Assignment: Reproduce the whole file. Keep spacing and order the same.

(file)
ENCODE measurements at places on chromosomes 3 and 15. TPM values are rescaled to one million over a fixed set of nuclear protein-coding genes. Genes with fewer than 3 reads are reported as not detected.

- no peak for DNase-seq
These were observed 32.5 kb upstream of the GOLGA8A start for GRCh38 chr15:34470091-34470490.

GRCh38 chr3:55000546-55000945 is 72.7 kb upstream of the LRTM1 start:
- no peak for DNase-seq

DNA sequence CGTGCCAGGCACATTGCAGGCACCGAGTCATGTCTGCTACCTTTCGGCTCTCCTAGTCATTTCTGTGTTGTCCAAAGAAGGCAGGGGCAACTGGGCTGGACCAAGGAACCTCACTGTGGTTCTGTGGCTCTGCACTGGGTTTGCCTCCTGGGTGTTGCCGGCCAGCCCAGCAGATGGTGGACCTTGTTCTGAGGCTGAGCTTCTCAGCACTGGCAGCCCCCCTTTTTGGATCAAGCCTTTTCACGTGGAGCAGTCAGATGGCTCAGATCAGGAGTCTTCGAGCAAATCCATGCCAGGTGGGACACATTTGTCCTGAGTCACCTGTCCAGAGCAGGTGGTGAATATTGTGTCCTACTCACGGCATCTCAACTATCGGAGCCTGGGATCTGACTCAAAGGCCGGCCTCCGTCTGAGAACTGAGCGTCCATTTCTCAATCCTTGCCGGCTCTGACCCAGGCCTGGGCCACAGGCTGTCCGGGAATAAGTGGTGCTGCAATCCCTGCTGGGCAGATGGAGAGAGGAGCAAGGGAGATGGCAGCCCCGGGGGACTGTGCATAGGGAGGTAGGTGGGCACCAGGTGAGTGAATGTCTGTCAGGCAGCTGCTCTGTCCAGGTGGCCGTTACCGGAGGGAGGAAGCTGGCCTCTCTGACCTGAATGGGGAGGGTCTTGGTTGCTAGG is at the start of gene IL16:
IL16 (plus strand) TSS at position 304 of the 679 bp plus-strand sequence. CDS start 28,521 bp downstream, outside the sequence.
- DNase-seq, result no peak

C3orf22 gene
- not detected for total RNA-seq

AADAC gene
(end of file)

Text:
ENCODE measurements at places on chromosomes 3 and 15. TPM values are rescaled to one million over a fixed set of nuclear protein-coding genes. Genes with fewer than 3 reads are reported as not detected.

- no peak for DNase-seq
These were observed 32.5 kb upstream of the GOLGA8A start for GRCh38 chr15:34470091-34470490.

GRCh38 chr3:55000546-55000945 is 72.7 kb upstream of the LRTM1 start:
- no peak for DNase-seq

DNA sequence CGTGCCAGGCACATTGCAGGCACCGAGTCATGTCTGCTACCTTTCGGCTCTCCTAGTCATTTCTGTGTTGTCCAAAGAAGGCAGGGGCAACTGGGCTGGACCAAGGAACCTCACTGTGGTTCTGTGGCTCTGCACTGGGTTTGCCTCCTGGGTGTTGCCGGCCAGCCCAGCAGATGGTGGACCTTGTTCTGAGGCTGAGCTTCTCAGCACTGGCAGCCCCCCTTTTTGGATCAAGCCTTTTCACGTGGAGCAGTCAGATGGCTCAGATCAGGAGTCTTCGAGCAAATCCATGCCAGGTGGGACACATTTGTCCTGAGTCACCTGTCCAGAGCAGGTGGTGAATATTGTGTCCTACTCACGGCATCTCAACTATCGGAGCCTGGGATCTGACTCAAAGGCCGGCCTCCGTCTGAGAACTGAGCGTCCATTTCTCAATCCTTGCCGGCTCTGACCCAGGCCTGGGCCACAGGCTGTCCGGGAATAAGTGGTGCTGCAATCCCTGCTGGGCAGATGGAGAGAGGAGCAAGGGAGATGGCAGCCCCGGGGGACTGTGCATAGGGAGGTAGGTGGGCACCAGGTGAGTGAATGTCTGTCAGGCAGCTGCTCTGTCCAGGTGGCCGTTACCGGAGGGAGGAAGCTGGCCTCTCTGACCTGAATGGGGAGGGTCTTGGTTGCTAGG is at the start of gene IL16:
IL16 (plus strand) TSS at position 304 of the 679 bp plus-strand sequence. CDS start 28,521 bp downstream, outside the sequence.
- DNase-seq, result no peak

C3orf22 gene
- not detected for total RNA-seq

AADAC gene